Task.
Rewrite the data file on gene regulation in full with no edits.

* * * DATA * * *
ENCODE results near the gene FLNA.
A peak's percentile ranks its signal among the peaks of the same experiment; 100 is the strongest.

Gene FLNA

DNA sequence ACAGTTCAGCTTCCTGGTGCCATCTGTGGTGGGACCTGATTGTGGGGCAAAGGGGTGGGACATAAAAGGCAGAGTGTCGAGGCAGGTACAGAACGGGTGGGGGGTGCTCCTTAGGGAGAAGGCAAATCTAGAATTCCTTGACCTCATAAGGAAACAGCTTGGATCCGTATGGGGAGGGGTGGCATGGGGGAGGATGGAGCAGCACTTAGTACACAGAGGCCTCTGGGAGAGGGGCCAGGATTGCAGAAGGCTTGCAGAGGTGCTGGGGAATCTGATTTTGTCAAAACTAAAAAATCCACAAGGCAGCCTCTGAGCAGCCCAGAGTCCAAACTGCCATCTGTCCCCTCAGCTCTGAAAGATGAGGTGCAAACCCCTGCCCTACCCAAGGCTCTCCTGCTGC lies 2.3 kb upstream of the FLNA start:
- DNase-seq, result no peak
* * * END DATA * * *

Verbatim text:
ENCODE results near the gene FLNA.
A peak's percentile ranks its signal among the peaks of the same experiment; 100 is the strongest.

Gene FLNA

DNA sequence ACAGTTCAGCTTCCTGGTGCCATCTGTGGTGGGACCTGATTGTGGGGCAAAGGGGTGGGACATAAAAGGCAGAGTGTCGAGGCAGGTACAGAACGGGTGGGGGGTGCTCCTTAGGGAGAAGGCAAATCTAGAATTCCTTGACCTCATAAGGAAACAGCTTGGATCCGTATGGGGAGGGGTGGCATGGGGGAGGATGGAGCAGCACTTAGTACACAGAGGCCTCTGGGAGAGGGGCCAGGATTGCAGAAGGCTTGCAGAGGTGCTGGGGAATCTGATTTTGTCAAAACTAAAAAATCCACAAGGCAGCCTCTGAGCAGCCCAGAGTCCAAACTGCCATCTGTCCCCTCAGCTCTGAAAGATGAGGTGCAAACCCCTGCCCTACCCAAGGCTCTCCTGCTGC lies 2.3 kb upstream of the FLNA start:
- DNase-seq, result no peak